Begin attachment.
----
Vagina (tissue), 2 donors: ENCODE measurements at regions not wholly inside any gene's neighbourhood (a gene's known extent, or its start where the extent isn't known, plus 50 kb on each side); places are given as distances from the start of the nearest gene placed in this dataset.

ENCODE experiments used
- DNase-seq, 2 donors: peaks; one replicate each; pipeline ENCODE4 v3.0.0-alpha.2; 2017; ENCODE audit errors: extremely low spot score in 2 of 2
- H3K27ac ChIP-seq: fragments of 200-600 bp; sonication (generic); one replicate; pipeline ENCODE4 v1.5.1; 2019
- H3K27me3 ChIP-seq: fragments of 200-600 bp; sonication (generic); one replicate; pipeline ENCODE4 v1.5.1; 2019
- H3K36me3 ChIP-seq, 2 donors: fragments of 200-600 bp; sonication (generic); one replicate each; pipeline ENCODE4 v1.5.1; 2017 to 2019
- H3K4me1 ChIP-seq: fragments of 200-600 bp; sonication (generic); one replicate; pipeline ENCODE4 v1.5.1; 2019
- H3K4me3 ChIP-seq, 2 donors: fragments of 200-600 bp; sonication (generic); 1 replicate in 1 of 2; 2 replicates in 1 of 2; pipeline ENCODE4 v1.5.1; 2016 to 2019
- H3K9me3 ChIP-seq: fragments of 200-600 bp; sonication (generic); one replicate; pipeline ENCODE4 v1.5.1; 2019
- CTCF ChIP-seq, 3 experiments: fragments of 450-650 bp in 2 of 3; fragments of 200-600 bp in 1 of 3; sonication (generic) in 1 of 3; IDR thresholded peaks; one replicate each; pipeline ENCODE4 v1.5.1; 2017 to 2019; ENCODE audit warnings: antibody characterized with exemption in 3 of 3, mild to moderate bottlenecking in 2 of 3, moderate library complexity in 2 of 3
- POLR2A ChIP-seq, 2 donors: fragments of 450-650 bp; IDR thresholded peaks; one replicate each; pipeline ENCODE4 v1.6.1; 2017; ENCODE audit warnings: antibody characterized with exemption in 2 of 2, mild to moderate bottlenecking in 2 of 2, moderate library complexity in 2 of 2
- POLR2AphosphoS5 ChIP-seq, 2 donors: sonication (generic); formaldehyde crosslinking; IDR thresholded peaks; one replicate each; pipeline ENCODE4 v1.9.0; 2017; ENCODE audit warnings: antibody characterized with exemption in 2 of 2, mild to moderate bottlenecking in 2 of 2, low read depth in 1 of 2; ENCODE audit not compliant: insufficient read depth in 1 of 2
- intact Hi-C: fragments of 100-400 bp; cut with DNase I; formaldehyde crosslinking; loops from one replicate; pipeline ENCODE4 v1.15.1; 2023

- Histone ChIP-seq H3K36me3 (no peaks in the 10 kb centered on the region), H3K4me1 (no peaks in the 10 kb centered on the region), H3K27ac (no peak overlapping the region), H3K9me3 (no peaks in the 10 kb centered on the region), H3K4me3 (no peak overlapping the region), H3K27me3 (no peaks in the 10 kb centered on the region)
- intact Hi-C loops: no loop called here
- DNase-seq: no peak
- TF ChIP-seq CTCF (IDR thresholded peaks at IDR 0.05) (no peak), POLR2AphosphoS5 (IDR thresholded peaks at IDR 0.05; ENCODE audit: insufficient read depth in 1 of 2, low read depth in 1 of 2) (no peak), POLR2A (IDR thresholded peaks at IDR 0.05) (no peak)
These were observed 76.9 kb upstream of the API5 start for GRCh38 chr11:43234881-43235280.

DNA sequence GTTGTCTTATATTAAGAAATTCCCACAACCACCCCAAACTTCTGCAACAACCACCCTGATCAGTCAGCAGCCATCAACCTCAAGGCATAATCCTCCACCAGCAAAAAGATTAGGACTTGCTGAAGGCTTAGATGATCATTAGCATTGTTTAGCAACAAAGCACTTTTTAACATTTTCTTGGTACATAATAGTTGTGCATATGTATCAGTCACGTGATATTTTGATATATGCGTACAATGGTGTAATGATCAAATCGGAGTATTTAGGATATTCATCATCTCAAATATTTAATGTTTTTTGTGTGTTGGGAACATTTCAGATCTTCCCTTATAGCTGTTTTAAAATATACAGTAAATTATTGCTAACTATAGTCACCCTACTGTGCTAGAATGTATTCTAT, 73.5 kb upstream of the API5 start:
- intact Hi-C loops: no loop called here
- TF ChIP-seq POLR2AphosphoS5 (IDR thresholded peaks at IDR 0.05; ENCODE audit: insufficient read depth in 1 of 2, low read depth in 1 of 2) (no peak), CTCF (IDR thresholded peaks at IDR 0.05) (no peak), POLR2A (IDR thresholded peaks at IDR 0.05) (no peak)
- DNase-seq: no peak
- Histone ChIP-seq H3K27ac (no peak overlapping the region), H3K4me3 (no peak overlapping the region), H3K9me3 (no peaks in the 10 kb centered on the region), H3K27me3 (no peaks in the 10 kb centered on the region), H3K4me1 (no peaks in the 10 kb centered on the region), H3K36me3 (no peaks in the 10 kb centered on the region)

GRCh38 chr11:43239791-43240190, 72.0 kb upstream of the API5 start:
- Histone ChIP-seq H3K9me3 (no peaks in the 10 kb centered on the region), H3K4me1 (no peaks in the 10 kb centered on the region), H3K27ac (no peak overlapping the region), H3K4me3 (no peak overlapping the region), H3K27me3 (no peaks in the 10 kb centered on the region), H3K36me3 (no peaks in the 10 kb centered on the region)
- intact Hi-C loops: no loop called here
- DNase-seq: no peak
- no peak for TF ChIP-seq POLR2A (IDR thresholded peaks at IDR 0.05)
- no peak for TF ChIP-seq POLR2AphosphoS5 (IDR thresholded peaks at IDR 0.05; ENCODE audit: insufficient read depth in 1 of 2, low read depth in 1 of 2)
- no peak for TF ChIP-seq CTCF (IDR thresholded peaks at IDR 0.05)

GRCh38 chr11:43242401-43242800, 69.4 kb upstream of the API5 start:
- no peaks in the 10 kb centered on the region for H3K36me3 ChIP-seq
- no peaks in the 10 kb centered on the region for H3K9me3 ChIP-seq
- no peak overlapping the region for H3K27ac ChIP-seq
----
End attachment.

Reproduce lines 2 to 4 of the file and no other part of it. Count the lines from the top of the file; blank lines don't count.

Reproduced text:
ENCODE experiments used
- DNase-seq, 2 donors: peaks; one replicate each; pipeline ENCODE4 v3.0.0-alpha.2; 2017; ENCODE audit errors: extremely low spot score in 2 of 2
- H3K27ac ChIP-seq: fragments of 200-600 bp; sonication (generic); one replicate; pipeline ENCODE4 v1.5.1; 2019